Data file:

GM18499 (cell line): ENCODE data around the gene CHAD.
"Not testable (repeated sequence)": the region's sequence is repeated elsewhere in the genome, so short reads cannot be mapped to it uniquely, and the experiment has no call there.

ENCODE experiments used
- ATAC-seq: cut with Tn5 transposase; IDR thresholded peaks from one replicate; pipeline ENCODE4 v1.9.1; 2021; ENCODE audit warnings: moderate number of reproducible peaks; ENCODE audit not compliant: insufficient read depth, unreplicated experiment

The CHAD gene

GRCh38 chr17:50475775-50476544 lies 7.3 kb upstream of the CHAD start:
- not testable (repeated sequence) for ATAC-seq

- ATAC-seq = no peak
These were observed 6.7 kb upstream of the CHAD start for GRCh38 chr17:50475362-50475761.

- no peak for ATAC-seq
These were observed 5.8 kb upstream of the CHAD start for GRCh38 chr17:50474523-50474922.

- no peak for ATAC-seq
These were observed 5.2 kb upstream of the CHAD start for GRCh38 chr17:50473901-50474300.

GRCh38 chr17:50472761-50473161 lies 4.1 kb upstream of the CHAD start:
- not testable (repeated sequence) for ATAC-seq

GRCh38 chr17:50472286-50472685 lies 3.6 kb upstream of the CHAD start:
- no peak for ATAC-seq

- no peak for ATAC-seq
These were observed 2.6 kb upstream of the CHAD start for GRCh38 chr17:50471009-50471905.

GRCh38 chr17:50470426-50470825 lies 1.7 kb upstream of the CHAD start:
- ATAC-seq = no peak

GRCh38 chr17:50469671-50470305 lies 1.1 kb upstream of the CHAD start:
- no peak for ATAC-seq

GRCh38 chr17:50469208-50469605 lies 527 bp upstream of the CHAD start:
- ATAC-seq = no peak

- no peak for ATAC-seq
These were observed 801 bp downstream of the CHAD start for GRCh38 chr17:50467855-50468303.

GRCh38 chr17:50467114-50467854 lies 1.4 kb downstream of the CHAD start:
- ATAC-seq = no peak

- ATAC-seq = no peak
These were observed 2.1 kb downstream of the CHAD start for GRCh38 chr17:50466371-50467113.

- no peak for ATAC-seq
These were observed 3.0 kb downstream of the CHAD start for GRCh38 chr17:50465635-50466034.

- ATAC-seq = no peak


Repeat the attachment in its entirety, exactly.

GM18499 (cell line): ENCODE data around the gene CHAD.
"Not testable (repeated sequence)": the region's sequence is repeated elsewhere in the genome, so short reads cannot be mapped to it uniquely, and the experiment has no call there.

ENCODE experiments used
- ATAC-seq: cut with Tn5 transposase; IDR thresholded peaks from one replicate; pipeline ENCODE4 v1.9.1; 2021; ENCODE audit warnings: moderate number of reproducible peaks; ENCODE audit not compliant: insufficient read depth, unreplicated experiment

The CHAD gene

GRCh38 chr17:50475775-50476544 lies 7.3 kb upstream of the CHAD start:
- not testable (repeated sequence) for ATAC-seq

- ATAC-seq = no peak
These were observed 6.7 kb upstream of the CHAD start for GRCh38 chr17:50475362-50475761.

- no peak for ATAC-seq
These were observed 5.8 kb upstream of the CHAD start for GRCh38 chr17:50474523-50474922.

- no peak for ATAC-seq
These were observed 5.2 kb upstream of the CHAD start for GRCh38 chr17:50473901-50474300.

GRCh38 chr17:50472761-50473161 lies 4.1 kb upstream of the CHAD start:
- not testable (repeated sequence) for ATAC-seq

GRCh38 chr17:50472286-50472685 lies 3.6 kb upstream of the CHAD start:
- no peak for ATAC-seq

- no peak for ATAC-seq
These were observed 2.6 kb upstream of the CHAD start for GRCh38 chr17:50471009-50471905.

GRCh38 chr17:50470426-50470825 lies 1.7 kb upstream of the CHAD start:
- ATAC-seq = no peak

GRCh38 chr17:50469671-50470305 lies 1.1 kb upstream of the CHAD start:
- no peak for ATAC-seq

GRCh38 chr17:50469208-50469605 lies 527 bp upstream of the CHAD start:
- ATAC-seq = no peak

- no peak for ATAC-seq
These were observed 801 bp downstream of the CHAD start for GRCh38 chr17:50467855-50468303.

GRCh38 chr17:50467114-50467854 lies 1.4 kb downstream of the CHAD start:
- ATAC-seq = no peak

- ATAC-seq = no peak
These were observed 2.1 kb downstream of the CHAD start for GRCh38 chr17:50466371-50467113.

- no peak for ATAC-seq
These were observed 3.0 kb downstream of the CHAD start for GRCh38 chr17:50465635-50466034.

- ATAC-seq = no peak